Improving Customer Service: The Challenge of a Language Barrier

Customer service is one of the most critical areas within a company – you’re talking about a unit that’s responsible for helping/serving customers, who are, basically, the lifeblood of the company. So, it’s obvious that customer service needs to be quick, efficient, and effective.

But, there are times when customer service efficiency and effectiveness can be tested to the limit. This is especially true in scenarios that require multilingual communication.

In a global business landscape, growing organizations cannot avoid expanding into other territories if they intend to stay in the game. So, how can they overcome the challenge of multilingual customer service?

Helpdesk basics

Assuming that you’ve just entered the foreign market, the best way to keep your customer service going is by training teams to communicate the right way.

Start off by training them on how to speak. Ideally, this would include learning to speak slowly and with a focus on clarity. Your customer service teams may be used to a faster pace back home, but, this is a new market and they have to adapt.

Train them to use the right words and to avoid certain jargon. Your customer service teams are obviously used to using jargon or terms that have meaning back home. However, those words may not even exist in your foreign customer’s dictionary. Or worse, they could have a completely different meaning, in which case, you could be risking miscommunication. The goal must be to keep communication as simple as possible.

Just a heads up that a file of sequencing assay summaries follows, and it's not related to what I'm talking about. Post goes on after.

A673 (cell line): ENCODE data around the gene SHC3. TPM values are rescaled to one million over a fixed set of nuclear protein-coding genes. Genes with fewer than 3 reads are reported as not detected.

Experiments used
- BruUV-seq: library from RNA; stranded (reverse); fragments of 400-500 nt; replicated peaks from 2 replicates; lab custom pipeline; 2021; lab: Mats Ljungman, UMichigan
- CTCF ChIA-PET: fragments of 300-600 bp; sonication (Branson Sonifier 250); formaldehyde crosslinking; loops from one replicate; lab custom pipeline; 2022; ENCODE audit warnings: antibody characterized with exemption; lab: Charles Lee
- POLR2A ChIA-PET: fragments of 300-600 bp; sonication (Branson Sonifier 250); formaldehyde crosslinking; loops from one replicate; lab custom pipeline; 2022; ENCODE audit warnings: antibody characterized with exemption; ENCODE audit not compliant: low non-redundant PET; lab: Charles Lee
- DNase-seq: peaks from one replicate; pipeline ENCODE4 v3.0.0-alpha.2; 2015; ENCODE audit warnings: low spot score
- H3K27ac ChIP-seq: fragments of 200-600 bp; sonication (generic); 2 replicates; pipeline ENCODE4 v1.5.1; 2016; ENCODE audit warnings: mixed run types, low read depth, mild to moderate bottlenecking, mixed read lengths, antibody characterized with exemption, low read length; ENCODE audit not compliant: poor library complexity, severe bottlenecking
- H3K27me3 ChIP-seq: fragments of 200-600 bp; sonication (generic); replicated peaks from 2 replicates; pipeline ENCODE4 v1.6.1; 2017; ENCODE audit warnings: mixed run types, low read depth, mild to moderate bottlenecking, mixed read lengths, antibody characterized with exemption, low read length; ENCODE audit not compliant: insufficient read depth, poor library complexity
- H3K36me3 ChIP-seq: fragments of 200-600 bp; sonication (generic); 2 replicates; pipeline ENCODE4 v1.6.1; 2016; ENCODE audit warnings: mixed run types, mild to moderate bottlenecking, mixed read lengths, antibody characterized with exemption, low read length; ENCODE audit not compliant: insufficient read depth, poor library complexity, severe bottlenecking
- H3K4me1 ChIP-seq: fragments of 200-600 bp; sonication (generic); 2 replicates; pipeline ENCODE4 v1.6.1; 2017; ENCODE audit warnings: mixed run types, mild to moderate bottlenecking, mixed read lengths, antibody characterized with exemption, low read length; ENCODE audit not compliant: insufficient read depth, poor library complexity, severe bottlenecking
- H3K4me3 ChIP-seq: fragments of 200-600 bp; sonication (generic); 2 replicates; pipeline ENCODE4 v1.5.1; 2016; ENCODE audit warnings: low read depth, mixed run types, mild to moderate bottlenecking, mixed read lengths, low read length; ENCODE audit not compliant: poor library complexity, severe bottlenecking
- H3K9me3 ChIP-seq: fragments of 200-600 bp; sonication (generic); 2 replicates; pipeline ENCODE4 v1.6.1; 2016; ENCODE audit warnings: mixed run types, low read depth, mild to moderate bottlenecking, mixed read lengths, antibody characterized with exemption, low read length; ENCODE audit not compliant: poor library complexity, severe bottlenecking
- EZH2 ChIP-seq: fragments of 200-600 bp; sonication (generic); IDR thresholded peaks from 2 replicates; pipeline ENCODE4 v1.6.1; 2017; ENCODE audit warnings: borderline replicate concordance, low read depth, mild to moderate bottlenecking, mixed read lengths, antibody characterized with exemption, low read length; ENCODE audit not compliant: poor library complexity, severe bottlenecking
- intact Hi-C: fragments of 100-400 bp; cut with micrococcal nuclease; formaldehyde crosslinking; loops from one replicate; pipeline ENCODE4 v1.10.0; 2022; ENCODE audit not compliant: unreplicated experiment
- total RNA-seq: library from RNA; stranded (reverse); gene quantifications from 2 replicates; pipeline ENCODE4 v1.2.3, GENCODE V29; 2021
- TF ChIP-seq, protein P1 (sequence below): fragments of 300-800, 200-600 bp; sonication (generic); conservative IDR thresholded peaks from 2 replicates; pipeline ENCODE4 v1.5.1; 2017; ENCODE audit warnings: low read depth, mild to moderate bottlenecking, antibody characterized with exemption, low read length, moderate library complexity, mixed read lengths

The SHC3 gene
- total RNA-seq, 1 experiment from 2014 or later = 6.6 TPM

Other than that, train your customer service teams to simplify the message. In most cases, communication can be broken down into its basic parts in order to convey the message. There are certain keywords and terms that can be used. Your customers are intelligent enough to put those words in the right context and make sense of what is being said.

Localize

Now that we’ve cleared up on how to communicate, the next step in the evolution of the customer service function is localization. All said and done, this is a phase that customer service departments simply cannot avoid in a globalized business scenario. It’s going to happen sooner or later.

So, what are the localization options you have with regard to customer service?

Solution one would be to hire onsite interpreters. Onsite interpreters can be very effective in scenarios involving high volume calls. However, onsite interpretation is an expensive option and returns are only realized if you have high call volumes.

The other option would be to hire multilingual customer service teams. However, this would require greater resources and therefore, it’s an option limited to large enterprises.

The third option can include translation services. Translation services are effective and they don’t cost much. However, translation may not be the ideal option for helpdesk-related services. They are far more effective if your customer services mostly encompass textual solutions such as emails, FAQs or chatbots.

Finally, there is the option of Over the Phone Interpretation or OPI. OPI is an on-demand solution that offers instant support to customers at an affordable price. With OPI, your customer service teams have access to trained interpreters round the clock.

Additionally, OPI service providers offer comprehensive packages covering over 70 languages and with industry-specific attributes. However, the drawback is that this too is a helpdesk-specific service.

Now, what option you choose as part of your customer service localization strategy completely depends on your company’s needs and abilities. But, one thing is for sure, in order to make an impact in the global business scene, localizing your customer service is important.

Customer service is very much a part of your overall business strategy and failing to localize it can prove to be a major mistake.

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